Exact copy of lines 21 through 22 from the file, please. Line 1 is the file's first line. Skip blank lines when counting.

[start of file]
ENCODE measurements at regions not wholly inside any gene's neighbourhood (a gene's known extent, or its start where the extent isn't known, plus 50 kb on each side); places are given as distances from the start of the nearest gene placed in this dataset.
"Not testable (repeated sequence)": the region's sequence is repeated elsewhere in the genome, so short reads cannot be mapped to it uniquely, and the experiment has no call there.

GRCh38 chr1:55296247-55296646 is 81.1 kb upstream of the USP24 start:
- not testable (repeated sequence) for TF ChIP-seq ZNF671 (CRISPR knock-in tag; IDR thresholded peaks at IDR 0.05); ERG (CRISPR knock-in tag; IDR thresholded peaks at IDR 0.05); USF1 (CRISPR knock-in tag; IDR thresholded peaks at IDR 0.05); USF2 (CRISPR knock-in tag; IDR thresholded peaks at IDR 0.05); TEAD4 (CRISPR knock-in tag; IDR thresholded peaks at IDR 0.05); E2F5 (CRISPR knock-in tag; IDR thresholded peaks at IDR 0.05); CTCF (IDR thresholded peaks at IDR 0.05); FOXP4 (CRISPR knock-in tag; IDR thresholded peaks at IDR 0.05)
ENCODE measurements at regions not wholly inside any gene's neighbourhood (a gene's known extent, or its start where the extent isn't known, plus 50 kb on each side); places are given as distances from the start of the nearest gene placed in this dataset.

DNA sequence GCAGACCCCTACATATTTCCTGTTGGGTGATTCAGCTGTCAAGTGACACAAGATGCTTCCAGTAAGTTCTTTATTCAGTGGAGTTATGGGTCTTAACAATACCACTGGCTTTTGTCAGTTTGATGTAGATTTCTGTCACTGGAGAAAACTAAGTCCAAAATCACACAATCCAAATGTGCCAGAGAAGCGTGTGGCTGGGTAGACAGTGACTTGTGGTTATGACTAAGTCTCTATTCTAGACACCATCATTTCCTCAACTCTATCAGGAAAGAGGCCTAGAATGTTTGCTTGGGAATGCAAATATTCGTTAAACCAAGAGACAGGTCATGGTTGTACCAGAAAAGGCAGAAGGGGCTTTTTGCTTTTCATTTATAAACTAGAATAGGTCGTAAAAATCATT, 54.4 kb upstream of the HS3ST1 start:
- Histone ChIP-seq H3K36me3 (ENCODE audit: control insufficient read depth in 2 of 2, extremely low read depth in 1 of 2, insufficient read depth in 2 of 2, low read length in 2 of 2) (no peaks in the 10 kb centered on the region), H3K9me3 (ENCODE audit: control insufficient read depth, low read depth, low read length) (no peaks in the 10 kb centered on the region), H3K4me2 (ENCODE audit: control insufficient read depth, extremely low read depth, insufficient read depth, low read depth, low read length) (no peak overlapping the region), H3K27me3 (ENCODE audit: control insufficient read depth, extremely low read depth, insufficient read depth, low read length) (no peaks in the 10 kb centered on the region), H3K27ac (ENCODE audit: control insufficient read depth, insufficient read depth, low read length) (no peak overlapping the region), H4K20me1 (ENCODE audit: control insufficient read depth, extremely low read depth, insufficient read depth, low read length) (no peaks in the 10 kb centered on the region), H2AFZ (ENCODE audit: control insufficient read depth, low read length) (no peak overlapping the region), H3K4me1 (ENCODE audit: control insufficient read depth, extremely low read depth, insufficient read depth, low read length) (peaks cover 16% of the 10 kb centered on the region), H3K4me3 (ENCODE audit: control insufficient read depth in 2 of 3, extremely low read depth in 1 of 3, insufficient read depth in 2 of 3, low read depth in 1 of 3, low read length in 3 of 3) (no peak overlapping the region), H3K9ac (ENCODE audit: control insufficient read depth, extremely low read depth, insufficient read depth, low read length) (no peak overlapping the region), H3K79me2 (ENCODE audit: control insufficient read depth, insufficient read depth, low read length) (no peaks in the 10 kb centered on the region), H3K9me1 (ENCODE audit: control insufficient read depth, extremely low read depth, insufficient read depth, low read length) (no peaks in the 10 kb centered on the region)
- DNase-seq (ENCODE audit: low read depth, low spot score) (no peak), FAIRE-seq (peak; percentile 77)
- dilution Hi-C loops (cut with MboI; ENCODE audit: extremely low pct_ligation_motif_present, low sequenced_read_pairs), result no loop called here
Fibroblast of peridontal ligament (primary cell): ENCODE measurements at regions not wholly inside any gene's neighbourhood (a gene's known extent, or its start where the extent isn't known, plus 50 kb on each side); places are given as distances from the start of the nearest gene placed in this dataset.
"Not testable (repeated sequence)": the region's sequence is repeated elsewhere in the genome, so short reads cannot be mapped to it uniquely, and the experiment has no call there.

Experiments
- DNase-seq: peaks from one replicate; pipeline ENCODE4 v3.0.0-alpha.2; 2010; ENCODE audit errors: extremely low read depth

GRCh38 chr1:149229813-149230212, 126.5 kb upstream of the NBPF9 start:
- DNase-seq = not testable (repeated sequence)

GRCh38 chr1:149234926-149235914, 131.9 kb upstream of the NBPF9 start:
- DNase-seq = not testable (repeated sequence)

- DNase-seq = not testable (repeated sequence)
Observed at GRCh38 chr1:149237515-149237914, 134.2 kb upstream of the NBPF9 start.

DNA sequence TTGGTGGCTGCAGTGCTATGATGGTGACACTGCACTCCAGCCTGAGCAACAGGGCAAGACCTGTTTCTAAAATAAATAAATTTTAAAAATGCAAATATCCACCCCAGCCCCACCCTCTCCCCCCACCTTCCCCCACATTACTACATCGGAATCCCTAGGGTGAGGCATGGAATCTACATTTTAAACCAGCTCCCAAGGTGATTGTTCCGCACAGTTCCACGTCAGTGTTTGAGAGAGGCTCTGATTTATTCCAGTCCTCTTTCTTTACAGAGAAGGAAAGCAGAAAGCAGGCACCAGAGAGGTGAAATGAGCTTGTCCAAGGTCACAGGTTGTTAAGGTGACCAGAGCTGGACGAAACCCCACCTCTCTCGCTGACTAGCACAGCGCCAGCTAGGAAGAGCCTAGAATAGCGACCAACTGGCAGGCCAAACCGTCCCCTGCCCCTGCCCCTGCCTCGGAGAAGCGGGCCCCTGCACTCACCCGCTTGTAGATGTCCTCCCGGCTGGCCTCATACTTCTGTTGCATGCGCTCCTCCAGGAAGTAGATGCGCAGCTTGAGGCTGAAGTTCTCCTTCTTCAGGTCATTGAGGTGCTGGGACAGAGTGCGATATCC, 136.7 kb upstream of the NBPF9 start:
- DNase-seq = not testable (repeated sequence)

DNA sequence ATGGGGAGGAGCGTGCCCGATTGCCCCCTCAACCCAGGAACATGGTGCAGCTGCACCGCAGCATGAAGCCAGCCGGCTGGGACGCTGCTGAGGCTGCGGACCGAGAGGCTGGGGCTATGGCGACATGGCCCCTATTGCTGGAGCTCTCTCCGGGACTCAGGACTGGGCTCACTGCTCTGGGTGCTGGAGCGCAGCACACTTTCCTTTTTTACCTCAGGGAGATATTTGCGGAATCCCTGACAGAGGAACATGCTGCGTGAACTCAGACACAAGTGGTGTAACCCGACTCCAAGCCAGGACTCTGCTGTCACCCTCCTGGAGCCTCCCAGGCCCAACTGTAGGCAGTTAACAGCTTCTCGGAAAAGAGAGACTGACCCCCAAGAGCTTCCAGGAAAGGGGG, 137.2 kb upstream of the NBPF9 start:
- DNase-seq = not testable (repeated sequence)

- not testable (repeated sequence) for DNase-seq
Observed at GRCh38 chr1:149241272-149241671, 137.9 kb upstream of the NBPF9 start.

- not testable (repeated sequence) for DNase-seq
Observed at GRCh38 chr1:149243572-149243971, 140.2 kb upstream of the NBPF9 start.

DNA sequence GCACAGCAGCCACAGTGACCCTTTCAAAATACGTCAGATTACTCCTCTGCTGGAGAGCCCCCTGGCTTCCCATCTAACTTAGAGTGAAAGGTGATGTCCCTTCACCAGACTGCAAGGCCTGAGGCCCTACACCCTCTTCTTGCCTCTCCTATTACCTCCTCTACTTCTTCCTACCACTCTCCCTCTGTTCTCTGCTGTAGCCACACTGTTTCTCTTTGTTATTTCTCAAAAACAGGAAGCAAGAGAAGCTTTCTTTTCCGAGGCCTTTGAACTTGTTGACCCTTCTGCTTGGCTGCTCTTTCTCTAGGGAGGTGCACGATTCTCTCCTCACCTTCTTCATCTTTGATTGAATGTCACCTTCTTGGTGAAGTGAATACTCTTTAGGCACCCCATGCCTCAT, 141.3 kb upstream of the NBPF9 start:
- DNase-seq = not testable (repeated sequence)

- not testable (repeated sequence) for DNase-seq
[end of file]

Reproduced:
- DNase-seq = not testable (repeated sequence)

DNA sequence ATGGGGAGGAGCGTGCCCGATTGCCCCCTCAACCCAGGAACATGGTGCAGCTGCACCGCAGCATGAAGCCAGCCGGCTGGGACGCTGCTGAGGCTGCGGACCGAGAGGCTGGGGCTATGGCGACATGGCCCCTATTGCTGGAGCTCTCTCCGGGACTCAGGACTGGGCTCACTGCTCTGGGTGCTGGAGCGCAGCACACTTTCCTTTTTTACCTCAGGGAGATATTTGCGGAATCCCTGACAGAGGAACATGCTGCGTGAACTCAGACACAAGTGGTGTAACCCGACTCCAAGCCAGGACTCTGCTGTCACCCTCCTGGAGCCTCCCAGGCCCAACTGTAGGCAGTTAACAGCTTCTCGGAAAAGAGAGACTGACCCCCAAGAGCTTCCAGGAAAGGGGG, 137.2 kb upstream of the NBPF9 start: